What Christy Rupp means when she refuses to characterize any animal by our human notions of behavior, what is emphatic in her assertion that she doesn’t care about any one animal per se so much as she does about species as a whole, is that our particular feelings for them- pet, pest, vermin or virtue- has nothing to do with the ecology of our planet. Nor should it. Her perspective, a kind of scientific naturalist aesthetics, holds all life forms as worthy and inextricably equivalent. To value them is to understand the nature of their habitat, and to realize that as planetary cohabitants our habitats mutually influence one another. Together, overlapping and mutually dependent, their sum is what we might casually call the environment, an easy word of common currency for something a lot more complicated and precarious than most of us care to fathom. And if all this seems like common sense, the fact that people and governments don’t act according to it gives a sense of mission to Rupp’s vision; to act as witness to the endangerments and public conscience through her art.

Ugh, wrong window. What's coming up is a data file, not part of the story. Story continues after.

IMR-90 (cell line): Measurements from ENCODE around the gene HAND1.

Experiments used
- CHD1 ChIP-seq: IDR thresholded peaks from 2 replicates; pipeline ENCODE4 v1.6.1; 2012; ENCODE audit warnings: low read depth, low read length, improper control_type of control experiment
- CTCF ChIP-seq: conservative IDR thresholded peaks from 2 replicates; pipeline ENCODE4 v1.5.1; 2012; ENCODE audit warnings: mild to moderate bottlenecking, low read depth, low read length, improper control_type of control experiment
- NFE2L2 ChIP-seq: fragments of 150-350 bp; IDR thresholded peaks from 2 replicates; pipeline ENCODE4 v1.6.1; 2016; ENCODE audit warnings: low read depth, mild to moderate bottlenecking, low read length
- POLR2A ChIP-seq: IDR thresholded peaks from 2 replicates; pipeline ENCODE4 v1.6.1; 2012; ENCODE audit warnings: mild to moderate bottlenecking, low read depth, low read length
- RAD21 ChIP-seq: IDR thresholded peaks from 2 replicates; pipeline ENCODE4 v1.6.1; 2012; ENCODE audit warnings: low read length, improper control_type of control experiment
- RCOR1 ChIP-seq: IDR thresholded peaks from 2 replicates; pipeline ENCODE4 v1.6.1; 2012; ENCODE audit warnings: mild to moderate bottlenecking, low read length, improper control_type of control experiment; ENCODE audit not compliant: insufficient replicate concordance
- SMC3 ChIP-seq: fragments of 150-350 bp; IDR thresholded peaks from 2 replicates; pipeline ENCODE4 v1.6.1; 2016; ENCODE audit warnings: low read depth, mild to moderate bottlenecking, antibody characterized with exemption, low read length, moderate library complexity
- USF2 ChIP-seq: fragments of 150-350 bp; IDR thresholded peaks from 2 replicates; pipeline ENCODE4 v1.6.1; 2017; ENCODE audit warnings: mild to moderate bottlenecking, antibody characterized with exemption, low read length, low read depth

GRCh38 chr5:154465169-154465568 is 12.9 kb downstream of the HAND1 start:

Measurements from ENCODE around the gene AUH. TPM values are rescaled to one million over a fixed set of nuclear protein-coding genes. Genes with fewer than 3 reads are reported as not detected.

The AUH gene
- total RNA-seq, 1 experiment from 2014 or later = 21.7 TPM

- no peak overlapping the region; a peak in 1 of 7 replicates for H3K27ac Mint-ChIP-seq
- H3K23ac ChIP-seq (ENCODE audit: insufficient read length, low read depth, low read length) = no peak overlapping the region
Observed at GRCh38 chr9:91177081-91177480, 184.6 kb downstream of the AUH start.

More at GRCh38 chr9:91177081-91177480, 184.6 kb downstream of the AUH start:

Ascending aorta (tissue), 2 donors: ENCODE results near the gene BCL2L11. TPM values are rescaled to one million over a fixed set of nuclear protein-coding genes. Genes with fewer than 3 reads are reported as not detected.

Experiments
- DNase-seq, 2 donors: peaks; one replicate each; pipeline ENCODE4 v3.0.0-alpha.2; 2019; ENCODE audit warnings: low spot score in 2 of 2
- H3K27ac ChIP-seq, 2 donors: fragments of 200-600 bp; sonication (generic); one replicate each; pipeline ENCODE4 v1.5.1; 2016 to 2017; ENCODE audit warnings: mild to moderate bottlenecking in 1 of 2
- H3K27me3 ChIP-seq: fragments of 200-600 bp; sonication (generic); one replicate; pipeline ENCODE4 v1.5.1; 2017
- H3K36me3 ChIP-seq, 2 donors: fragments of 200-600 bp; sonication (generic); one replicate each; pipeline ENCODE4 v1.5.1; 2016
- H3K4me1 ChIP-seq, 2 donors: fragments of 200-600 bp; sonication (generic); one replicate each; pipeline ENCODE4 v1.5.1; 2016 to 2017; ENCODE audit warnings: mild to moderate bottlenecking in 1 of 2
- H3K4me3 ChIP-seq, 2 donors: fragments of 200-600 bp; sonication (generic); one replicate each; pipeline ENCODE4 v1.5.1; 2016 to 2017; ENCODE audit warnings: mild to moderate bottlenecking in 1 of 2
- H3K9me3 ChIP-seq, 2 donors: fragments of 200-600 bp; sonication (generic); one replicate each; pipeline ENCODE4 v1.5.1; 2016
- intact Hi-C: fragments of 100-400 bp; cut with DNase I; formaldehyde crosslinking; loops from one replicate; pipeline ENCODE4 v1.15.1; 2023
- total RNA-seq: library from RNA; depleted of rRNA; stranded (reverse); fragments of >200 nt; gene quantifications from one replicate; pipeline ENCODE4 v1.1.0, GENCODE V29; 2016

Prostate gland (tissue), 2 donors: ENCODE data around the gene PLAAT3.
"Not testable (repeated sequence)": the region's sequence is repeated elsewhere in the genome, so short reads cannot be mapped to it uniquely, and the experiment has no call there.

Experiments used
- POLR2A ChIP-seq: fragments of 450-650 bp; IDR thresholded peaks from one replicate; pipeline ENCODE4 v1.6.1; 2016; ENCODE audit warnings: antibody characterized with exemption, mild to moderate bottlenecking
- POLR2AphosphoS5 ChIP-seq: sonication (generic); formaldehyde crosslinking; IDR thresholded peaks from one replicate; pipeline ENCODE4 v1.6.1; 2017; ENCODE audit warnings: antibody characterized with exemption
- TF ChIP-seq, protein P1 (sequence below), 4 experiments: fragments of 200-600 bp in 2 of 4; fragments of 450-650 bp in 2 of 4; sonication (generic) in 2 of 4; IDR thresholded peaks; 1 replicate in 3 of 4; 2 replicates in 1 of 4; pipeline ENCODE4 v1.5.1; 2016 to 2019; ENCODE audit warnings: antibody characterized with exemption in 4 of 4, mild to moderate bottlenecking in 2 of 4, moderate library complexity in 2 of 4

Christy Rupp’s gift of empathy, what makes us care about species we might not even be able to name, is entirely different from the sorts of anthropomorphism that have been foisted upon our collective imagination from the morals of Aesop’s fables through the boosterism of mascots and the perpetual monetization of animals by corporate culture relying on cute to peddle consumerism. Rupp’s rats sit at once outside and alongside this tradition. Certainly they are distant kin to Mickey Mouse- that most universal signifier of joy and happiness proffered by the smiling face of fascism itself, Walt Disney- though I will admit to finding some of her rat sculptures somewhat adorable. However we cannot deny their cultural resonance on a level far greater than say her similar interest in plankton. Reviled for their association with pestilence, an aberration of the body politic since the Middle Ages (evidenced still in the legend of the Rattenfanger von Hameln, or Pied Piper of Hamelin), rats have been used to vilify people as subhuman, from the Jews in Nazi propaganda through more recent depictions of Muslims. Indeed Christy tapped into a long history of fear and disgust, but also something of the Zeitgeist as The Stranglers “Rattus Norvegicus” released in 1977 became one of the best selling albums of the Punk era, and Ivar Vics, a punk squatter in Amsterdam became one of Europe’s pioneering graffiti artists at that time, writing Dr. Rat.